Mortgage-Free Living: Are Americans Paying Off Their Houses?


Okay, you’ve undoubtedly heard of those who play with house money. Yeah, that rocks.

By the same token, you’re probably similarly familiar with those who don’t owe money on their house. No mortgage. Zippo.

That not only rocks – and thunderously, at that — it brings the house down. C’mon, who doesn’t dream of having a mortgage-burning party and being free of that debt?

But home mortgage burnings are nearly unheard of in present-day America as the country is now more of a mortgage-ownership society than a home-ownership society.

Mortgage balances were at $12.04 trillion at the end of March, according to officials at the Federal Reserve Bank of New York’s Center for Microeconomic Data.

The free and clear homeownership rate in the U.S. is presently estimated at between 20% and 25%, Peter Earle, an economist at the American Institute for Economic Research, told The Mortgage Note.

“That rate’s fallen over the last few decades owing to more frequent moves. It’s far less common for individuals to live in a single house and pay it off than it is to move from place to place, downsize and, or eventually, shift to a rental or condo,” Earle said.

Why own outright?

As far as Orphe Divounguy, senior macroeconomist at Zillow Home Loans, is concerned, the primary advantage of owning a home outright is “having a ton of housing wealth.”

Those who own outright can tap into their home equity to pay down costly high-interest-rate credit cards and other debts, Divounguy said.

“These owners simply have more options,” Divounguy told The Mortgage Note. “They’re in stronger financial shape and can better withstand rising interest rates and stubbornly high inflation.”

Why have a mortgage if you can afford not to?

Some people may carry a mortgage because they want to invest their money elsewhere, Ben Mizes, president and co-founder of Clever Real Estate, told The Mortgage Note.

“When rates were low, there was a much bigger spread in expected returns of taking a mortgage and investing the money elsewhere, like the stock market,” Mizes said.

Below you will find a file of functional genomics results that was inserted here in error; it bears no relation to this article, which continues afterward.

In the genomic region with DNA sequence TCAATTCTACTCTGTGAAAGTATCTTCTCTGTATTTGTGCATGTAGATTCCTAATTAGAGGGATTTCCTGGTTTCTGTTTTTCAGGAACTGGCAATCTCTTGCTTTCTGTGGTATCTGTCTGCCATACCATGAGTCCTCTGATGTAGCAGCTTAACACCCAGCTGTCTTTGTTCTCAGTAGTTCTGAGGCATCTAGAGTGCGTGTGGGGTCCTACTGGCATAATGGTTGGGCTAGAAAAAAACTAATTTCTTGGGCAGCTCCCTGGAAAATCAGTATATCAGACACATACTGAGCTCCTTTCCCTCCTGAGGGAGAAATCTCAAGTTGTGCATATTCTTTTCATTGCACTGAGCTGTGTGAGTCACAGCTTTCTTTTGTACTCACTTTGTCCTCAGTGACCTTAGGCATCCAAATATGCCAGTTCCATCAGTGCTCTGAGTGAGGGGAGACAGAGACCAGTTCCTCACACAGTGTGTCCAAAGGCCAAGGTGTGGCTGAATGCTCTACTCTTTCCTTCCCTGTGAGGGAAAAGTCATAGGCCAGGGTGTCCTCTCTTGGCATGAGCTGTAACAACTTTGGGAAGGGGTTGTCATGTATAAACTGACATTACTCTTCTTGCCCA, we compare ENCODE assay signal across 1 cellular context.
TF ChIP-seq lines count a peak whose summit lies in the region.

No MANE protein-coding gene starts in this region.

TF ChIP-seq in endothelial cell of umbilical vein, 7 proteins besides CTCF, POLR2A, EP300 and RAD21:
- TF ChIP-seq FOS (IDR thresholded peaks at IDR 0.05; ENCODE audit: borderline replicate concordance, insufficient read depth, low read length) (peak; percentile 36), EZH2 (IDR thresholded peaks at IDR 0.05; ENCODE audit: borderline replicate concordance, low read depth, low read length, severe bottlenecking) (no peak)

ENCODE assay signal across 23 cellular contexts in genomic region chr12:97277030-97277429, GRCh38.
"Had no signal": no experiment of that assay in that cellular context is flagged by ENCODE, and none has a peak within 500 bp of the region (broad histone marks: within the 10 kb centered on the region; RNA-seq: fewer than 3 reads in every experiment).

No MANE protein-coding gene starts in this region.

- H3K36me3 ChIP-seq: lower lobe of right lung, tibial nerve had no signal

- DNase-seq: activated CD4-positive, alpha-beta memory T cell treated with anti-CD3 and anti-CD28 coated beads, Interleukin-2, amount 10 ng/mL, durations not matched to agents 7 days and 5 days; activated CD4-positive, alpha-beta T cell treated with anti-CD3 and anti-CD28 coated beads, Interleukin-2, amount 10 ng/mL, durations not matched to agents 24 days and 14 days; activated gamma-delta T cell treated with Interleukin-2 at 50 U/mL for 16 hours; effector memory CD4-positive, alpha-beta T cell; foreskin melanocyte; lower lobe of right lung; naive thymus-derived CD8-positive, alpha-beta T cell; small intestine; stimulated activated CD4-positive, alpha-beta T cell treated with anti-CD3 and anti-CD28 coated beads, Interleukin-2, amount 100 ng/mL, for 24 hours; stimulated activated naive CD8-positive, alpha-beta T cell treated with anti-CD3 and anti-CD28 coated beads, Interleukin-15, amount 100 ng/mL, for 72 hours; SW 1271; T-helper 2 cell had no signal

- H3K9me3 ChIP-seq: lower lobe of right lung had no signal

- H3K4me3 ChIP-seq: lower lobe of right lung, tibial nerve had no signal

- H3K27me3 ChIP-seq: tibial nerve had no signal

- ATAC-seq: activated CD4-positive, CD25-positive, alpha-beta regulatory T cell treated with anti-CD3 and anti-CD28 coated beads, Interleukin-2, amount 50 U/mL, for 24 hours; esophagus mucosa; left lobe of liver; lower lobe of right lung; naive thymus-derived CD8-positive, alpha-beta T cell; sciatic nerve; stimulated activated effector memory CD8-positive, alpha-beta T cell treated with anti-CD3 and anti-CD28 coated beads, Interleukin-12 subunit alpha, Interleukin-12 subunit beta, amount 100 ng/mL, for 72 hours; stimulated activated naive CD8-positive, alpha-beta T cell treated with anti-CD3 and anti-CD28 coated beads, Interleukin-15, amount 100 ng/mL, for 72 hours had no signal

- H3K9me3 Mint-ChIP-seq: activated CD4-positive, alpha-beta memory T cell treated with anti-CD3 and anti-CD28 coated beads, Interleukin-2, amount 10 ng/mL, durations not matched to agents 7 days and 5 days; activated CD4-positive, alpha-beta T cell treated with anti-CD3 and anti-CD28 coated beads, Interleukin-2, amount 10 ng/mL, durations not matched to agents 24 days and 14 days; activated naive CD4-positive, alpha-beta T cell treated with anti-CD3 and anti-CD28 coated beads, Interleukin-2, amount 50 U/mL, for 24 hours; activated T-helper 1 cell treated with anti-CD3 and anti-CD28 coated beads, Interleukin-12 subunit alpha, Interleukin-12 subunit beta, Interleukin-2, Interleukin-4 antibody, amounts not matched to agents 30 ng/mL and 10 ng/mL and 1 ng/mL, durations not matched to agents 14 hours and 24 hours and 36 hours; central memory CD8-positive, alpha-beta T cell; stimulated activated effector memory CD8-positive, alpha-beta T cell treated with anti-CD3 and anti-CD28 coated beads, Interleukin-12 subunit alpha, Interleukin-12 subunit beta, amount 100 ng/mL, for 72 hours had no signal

As mortgage rates go up to 6% or 7%, that calculus changes and the appeal of investing money that could be put toward a home isn’t there, Mizes said.

So where do people who own their homes free and clear live?

Jonathan Lansner, a business columnist at Southern California News Group, recently reported that in 2021, 2.4 million households in the state were free and clear homeowners.

Texas had 2.9 million free and clear homeowners, while Florida was at 2.5 million.

West Virginia had the highest percentage of free and clear homeowners at 53%, while Mississippi was at 51%.

States with the highest percentages of free and clear homeowners tended to be in the middle of the country, according to an interactive U.S. Census map.

Jessica Lautz, deputy chief economist and vice president of research at the National Association of Realtors, told The Mortgage Note that the amount of time people stay in their homes matters when it comes to financial freedom.

Owners are also staying in their homes for longer periods of time, allowing them to tackle their mortgage,” Lautz said.

Once that mortgage is paid down, or off, some homeowners are choosing to cash in. The 2023 Home Buyers and Sellers Generational Trends report shows that Baby Boomers now make up the largest generation of home buyers at 39%.

“The majority of them are repeat buyers who have housing equity to propel them into their dream home – be it a place to enjoy retirement or a home near friends and family. They are living healthier and longer and making housing trades later in life,” Lautz said in a statement.

While 78% of all buyers financed their home purchases this year, 32% of 58 to 67-year-olds did not.

Less than half – 49% – of homebuyers 68 to 76 years old financed their home purchases, according to the report.

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